Studies on motor impairments sometimes involve electrophysiological measures to assess the effects of therapeutic interventions. For example, to determine the effect of an exercise program on brain function/excitability, a researcher might measure muscle responses elicited by non-invasive, magnetic stimulation of the brain (transcranial magnetic stimulation). When researchers plan their studies and interpret their results, it is important for them to know how reliable these electrophysiological measures are. In a recent article, Brown et al. (2017) assessed the reliability of over a dozen electrophysiological measures. The researchers collected the measures on three separate occasions over a 2-year period. The study involved four research institutes and between 84 and 112 healthy participants.
WHAT DID THEY FIND?
The electrophysiological measures that were the most reliable were ones that determine a threshold, quantify latency, or use higher stimulation intensities. The measures that were the least reliabile were those that quantified the area under the curve and those that were a ratio of two measures. When results from the four research institutes were compared, variability was greatest for measures that required low stimulation intensities, those that were performed during muscle contractions, and those computed as the area under the curve.
SIGNIFICANCE AND IMPLICATIONS
With the results from this study, researchers can now better interpret results from studies that use these electrophysiological measures. Furthermore, researchers can now better plan their studies. They can consider the reliability of their measures when determining the appropriate number of participants to recruit. In their paper, Brown et al. (2017) provided two examples to help readers appreciate the importance of a measure’s reliability on planning a study.
Example 1: Resting motor thresholds are obtained using transcranial magnetic stimulation. This measure had a moderate-to-high level of reliability (its intra-class correlation was 0.73). Based on this value, a simple study of 40 participants looking for a moderate-sized effect would have a statistical power of ~80%. This level of statistical power is considered good and indicates that if a true effect was present, the study would have an 80% chance of detecting it.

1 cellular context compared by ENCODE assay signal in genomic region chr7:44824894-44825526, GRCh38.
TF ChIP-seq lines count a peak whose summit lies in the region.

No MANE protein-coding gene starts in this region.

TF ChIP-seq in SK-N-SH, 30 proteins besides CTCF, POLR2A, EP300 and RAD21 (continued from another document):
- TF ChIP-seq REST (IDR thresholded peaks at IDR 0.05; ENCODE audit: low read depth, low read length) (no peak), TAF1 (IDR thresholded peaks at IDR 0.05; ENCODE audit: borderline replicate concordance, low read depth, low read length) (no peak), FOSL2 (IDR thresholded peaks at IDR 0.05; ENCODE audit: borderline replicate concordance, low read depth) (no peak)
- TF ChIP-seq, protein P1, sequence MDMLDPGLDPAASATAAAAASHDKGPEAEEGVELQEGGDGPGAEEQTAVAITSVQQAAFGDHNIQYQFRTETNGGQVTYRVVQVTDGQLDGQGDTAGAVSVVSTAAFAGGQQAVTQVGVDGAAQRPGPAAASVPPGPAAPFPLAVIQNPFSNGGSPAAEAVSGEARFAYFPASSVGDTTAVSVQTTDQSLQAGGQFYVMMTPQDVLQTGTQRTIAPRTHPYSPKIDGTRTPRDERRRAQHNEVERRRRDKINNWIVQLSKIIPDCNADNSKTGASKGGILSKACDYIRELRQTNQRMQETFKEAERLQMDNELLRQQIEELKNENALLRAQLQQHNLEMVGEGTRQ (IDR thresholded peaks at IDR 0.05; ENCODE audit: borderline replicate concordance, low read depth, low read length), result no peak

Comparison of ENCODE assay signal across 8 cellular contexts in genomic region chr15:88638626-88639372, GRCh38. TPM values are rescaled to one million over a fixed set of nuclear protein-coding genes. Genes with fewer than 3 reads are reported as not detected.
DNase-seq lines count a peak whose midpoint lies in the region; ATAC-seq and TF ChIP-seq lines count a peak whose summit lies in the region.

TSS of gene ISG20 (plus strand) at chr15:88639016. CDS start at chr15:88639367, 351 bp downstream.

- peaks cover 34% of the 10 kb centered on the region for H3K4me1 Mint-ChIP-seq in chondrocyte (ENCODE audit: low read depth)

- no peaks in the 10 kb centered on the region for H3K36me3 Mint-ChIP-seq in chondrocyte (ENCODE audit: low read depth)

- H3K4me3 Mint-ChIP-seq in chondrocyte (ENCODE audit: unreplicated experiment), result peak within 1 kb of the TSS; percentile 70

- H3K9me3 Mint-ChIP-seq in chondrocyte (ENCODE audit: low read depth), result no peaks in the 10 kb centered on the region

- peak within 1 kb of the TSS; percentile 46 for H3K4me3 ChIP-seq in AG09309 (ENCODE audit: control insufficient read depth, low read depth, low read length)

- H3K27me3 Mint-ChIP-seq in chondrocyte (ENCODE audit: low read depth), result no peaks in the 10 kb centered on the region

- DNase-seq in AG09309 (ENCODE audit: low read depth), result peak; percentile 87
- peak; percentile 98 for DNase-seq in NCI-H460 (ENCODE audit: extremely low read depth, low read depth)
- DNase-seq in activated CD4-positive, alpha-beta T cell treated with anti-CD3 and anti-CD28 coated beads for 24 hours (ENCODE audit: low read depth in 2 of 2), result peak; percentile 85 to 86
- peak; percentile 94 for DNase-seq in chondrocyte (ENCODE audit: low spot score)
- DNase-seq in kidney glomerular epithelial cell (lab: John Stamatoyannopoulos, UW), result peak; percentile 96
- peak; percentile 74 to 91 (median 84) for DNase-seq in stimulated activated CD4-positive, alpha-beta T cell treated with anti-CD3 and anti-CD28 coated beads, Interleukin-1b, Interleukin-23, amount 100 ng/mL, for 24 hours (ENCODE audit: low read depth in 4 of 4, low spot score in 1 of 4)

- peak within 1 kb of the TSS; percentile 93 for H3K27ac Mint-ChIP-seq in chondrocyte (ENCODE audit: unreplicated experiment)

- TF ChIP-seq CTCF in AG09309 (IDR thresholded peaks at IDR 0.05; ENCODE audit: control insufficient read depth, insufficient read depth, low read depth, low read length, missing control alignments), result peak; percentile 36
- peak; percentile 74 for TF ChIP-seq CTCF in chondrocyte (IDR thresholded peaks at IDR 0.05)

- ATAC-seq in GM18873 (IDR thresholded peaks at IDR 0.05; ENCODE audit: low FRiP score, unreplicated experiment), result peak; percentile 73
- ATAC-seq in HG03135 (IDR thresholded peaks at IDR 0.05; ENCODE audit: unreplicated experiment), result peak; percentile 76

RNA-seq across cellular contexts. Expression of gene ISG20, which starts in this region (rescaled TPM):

Example 2: Somatosensory evoked potentials are obtained by electrically stimulating a peripheral nerve and recording the resulting brain activity in the somatosensory cortex. This measure had poor reliability, with an intra-class correlation of only 0.32. The same simple study of 40 participants for a moderate-sized effect would now have a statistical power of ~36%. Wow! That means that if the intervention truly had an effect, we would only have a 36% chance of detecting it with this electrophysiological measure. It would take 100 participants to achieve 74% power.
In summary, Brown et al. (2017) have given researchers the ability to better estimate the required number of healthy participants for a study focused on electrophysiological measures. The next step is to obtain similar measures in various patient populations to ensure studies on these individuals are also adequately planned.
Brown KE, Lohse KR, Mayer IMS, Strigaro G, Desikan M, Casula EP, Meunier S, Popa T, Lamy JC, Odish O, Leavitt BR, Durr A, Roos RAC, Tabrizi SJ, Rothwell JC, Boyd LA, Orth M. The reliability of commonly used electrophysiology measures. Brain Stimul doi: 10.1016/j.brs.2017.07.011.
Martin Héroux is a Senior Research Officer at Neuroscience Research Australia (NeuRA). He is part of the team that works on the NHMRC Motor Impairment Program Grant, and he has authored several blogs related to motor impairment. In his spare time, Martin also co-authors a blog entitled scientificallysound.org which focuses on reproducible research in the digital age.